Thursday, September 01, 2016
Life, death, and burgers
1. Would you like that burger medium rare or with a side of scrotum? Burger King will be cooking up specialty burgers in tribute to Pyotr Pavlensky’s performance art, which includes stunts like nailing his scrotum to Red Square and sewing his mouth shut. Burger King’s ploy to keep up with pop culture will include burgers wrapped in edible barbed wire, sewn shut, or with a plastic spear nailing an egg to the meat patty. Burger King publicity calls it a drive to “bring culture to the masses.”
2. Uzbek President Islam Kamirov is dead, miraculously recovered, in grave condition, or maybe just on vacation? Speculative as the rumors around the leader’s health may be, speculations around what new leadership in Central Asia would mean for Russia are wilder still. Since Kamirov has been in power since 1989, the economic and political stability of the region – not to mention the Uzbek military, migrant worker flows, and the repressive state system – could be as tenuous as the rumors around Kamirov’s health.
3. Deputy Chairman of the Parnas Party Ilya Yashin has presented a report on crime within United Russia, Russia’s leading political party. Re-dubbing Putin’s party the “Criminal Russia” Party, his report describes a “social elevator for crime,” linking governors and top officials in United Russia to organized crime, corruption, bribery, money laundering, and murder. With State Duma elections in two weeks, opposition leaders hope that corruption concerns will help sway disillusioned voters.
In Odder News
Quote of the Week
“The death of any tyrant is not disclosed to the society because the power is afraid of unrest, afraid that the society will act in the absence of a ruler...You can announce the death of a leader only when you have the next one."
—Valery Solovey, a history professor at the Moscow State Institute of International Relations, on the rumored death of Uzbek President Islam Kamirov.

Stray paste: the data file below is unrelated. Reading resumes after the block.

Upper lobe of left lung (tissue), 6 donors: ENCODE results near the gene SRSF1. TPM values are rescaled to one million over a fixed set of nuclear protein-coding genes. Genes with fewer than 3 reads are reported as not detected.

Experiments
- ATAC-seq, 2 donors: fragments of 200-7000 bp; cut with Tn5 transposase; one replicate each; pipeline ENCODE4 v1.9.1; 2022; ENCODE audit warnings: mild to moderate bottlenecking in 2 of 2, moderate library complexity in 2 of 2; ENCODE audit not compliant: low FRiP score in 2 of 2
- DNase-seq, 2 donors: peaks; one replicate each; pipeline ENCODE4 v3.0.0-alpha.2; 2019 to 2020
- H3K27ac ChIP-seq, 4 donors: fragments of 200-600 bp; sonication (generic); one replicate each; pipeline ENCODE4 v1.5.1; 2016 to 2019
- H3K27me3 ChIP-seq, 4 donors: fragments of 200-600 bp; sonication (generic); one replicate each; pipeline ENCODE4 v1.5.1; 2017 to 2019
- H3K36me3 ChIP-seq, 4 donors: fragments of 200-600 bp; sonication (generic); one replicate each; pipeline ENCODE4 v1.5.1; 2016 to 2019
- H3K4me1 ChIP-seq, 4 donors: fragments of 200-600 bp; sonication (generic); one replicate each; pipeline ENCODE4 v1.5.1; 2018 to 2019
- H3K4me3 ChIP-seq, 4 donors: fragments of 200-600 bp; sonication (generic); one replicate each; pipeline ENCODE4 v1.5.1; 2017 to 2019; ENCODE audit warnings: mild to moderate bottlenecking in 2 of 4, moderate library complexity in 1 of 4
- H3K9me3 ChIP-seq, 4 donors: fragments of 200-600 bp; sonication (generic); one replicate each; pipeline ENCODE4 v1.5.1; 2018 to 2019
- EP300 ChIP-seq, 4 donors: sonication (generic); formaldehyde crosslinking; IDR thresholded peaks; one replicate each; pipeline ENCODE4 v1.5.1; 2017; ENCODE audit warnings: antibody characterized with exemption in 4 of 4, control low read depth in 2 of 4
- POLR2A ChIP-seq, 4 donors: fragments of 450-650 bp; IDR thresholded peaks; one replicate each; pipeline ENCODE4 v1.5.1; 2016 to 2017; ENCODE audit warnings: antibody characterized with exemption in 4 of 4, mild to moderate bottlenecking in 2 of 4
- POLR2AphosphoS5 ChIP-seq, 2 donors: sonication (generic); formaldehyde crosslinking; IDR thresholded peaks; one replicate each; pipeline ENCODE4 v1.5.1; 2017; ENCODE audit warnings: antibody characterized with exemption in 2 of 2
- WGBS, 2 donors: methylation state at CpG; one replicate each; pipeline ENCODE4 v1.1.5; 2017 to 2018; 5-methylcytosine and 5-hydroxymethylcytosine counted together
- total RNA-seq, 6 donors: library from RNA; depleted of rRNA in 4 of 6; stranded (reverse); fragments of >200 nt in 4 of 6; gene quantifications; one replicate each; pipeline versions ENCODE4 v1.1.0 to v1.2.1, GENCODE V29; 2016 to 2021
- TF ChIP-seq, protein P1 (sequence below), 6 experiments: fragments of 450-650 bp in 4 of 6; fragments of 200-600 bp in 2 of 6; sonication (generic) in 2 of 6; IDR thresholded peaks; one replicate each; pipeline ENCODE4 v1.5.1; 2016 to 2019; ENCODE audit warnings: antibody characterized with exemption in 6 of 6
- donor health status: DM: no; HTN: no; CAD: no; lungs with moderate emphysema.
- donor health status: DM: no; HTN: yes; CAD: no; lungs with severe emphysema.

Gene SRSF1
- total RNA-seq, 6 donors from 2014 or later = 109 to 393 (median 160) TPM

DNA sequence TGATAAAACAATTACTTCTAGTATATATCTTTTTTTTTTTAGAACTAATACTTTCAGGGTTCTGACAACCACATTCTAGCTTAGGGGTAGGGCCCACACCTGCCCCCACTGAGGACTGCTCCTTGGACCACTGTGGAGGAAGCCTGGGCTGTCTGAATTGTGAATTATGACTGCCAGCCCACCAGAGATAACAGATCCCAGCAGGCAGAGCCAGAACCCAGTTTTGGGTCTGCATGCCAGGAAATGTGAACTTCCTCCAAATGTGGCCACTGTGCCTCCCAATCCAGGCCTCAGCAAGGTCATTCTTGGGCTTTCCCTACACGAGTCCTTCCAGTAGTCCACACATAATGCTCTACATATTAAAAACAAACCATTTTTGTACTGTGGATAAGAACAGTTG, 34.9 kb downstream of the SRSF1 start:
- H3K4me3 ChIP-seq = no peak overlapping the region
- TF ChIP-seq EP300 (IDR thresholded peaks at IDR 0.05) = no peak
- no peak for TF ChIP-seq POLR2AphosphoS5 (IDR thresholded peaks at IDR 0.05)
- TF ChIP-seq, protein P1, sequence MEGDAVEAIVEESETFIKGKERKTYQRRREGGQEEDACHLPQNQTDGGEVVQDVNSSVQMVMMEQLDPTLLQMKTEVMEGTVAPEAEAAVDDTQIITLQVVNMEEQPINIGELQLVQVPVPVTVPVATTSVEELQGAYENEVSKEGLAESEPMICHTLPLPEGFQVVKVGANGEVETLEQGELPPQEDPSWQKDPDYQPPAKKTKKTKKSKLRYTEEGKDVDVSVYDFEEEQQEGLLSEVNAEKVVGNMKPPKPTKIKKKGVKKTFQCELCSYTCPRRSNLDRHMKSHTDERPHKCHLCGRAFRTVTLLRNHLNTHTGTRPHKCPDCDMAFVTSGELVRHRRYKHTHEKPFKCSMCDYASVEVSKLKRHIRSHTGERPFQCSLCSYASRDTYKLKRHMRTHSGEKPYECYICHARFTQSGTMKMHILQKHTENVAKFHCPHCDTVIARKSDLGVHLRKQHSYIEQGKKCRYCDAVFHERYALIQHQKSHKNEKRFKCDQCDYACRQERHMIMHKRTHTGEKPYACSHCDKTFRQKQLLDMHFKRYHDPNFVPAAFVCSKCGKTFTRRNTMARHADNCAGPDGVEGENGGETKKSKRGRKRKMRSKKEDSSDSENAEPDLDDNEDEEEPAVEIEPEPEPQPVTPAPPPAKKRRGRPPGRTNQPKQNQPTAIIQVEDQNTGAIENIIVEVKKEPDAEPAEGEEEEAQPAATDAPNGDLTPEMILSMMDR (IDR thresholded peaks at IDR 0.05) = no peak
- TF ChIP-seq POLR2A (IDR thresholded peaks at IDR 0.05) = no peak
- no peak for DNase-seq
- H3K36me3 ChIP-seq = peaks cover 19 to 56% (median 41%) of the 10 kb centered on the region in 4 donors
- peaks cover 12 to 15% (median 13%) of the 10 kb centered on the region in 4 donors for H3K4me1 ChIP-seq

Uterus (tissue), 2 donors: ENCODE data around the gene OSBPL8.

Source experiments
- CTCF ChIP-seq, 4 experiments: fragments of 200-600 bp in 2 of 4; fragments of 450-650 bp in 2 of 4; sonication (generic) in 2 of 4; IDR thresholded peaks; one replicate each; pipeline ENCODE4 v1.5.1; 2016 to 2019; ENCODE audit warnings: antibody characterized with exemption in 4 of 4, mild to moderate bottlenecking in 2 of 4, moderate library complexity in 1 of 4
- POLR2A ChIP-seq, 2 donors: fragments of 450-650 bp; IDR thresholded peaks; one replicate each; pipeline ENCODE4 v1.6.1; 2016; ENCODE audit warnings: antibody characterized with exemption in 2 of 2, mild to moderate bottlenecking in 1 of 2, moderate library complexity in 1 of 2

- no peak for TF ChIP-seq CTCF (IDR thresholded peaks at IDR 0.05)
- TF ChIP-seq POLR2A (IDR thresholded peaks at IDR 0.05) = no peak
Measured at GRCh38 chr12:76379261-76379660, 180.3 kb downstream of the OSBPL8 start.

Want more where this comes from? Give your inbox the gift of TWERF, our Thursday newsletter on the quirkiest, obscurest, and Russianest of Russian happenings of the week.
Which would you rather: be trapped in the Arctic or accused of treason? Okay, not a fun game. But a worthwhile read about the latest in Russian news.
This week was full of wins for Russia: a famous photographer, everyone who watched Putin's call-in, and lawmakers making it harder to get foreign aid. So, a loss for Russians getting foreign aid.
Or, whatever the Russian version of margaritas, mariachis, and misunderstood military history might involve.
Victory Day, marking the 71st anniversary of the end of WWII, was celebrated this Monday. Here are the ups, downs, and nonsequiturs of the occasion.
Russia's physics-defying display at Eurovision. Bullying via dairy products. Plus some saucy presidential pecking – on the lips.
Politicians are people just like us. They get millions of Instagram responses for a lost pet and do folkdances in front of world leaders. Just a day in the life.
Sir Elton John's much-vaunted visit with Putin, Eurovision for kids, setting doors on fire, and other great performances – all in one little week.
The British are out to get Russian values and Russian naval vessels alike this week. Scroll down enough and there's also a cat pic.